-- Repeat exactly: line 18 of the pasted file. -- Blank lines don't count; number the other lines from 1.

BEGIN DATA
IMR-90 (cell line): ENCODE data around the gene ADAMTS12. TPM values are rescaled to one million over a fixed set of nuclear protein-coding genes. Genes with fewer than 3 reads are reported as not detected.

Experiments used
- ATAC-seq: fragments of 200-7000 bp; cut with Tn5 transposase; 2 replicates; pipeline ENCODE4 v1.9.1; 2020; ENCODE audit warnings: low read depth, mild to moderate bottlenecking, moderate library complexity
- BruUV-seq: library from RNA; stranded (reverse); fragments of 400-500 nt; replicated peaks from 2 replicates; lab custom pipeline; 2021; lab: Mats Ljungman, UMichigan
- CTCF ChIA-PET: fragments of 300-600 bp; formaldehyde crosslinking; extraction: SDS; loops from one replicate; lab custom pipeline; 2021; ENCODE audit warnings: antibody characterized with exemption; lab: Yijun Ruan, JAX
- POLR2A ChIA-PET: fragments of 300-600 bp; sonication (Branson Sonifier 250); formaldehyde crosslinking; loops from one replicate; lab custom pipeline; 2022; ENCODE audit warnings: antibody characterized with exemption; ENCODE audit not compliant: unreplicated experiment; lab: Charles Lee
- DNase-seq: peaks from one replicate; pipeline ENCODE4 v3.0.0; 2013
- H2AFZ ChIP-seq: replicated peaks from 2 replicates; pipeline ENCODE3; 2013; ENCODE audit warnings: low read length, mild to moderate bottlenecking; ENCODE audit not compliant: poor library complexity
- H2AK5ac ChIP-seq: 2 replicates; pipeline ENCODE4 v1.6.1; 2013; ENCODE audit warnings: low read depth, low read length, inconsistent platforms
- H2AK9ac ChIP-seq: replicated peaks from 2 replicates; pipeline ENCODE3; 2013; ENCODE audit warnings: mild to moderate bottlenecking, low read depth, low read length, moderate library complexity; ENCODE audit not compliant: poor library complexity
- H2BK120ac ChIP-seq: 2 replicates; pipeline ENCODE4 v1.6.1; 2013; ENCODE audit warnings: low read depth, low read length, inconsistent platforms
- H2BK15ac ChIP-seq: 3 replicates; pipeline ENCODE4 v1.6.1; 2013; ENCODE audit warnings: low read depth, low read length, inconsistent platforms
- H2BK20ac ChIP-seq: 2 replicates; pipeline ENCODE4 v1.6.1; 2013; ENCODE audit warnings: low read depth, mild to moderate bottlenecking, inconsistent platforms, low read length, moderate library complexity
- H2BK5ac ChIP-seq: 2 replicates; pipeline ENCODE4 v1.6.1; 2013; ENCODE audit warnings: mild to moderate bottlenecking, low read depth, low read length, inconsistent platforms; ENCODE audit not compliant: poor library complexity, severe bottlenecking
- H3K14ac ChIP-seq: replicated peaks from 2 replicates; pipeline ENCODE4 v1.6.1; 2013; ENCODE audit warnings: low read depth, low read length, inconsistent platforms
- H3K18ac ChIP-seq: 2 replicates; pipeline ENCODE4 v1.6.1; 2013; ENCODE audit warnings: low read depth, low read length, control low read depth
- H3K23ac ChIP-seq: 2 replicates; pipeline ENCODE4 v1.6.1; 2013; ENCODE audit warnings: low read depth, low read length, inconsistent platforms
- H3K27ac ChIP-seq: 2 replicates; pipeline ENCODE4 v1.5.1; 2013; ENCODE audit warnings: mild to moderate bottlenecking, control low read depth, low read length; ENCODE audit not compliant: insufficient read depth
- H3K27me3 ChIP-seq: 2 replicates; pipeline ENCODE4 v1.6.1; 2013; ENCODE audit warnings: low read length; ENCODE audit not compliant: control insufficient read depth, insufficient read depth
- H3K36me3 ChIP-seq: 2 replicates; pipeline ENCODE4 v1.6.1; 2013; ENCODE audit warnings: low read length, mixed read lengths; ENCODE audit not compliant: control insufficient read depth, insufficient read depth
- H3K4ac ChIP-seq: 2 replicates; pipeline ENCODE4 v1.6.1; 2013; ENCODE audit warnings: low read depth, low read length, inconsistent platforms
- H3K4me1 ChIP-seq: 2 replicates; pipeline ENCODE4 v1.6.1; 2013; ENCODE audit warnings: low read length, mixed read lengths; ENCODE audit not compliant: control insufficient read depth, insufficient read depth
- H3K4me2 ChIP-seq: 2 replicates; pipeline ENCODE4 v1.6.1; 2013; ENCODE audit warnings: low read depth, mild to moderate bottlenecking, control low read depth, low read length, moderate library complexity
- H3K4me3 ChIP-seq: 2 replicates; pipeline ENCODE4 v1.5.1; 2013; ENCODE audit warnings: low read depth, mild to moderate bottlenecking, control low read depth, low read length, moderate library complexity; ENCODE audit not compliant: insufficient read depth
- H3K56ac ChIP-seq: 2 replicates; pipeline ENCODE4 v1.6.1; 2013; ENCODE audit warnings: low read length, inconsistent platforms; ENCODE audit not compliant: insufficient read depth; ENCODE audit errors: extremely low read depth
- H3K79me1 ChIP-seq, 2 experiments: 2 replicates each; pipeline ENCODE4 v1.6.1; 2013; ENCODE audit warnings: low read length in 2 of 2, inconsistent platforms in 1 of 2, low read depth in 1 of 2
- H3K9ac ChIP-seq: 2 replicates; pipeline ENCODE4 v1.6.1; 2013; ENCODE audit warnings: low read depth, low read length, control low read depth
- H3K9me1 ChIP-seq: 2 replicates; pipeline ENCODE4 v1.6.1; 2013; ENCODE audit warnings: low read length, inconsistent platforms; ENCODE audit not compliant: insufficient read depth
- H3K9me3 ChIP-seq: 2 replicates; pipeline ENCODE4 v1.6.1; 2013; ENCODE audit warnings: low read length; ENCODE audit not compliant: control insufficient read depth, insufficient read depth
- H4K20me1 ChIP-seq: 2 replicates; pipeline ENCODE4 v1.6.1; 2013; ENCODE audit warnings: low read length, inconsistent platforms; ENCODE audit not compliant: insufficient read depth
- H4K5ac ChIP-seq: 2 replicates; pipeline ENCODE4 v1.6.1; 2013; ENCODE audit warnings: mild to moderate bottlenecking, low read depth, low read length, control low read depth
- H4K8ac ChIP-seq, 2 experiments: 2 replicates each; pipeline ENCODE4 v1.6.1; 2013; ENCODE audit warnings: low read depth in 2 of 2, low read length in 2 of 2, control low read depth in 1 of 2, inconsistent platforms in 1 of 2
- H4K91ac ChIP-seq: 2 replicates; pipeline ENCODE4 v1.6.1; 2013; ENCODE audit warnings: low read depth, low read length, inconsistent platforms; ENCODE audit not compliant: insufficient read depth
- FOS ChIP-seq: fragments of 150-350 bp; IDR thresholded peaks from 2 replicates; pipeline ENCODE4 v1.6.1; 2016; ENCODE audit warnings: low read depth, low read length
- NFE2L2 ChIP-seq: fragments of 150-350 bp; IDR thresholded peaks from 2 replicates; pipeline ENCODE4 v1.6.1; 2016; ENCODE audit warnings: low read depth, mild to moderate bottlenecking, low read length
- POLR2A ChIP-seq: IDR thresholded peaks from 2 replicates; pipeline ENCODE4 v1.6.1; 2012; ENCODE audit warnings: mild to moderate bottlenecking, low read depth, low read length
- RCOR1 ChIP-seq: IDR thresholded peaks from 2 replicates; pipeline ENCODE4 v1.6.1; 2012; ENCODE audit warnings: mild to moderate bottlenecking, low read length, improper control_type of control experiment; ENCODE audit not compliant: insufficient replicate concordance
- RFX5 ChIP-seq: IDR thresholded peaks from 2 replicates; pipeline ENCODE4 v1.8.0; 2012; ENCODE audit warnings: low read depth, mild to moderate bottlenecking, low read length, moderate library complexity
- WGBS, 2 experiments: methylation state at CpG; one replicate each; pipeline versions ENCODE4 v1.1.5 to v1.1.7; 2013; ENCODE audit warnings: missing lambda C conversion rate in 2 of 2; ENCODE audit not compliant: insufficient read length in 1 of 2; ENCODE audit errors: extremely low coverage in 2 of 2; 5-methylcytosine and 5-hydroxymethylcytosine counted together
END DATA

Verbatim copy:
- H3K27ac ChIP-seq: 2 replicates; pipeline ENCODE4 v1.5.1; 2013; ENCODE audit warnings: mild to moderate bottlenecking, control low read depth, low read length; ENCODE audit not compliant: insufficient read depth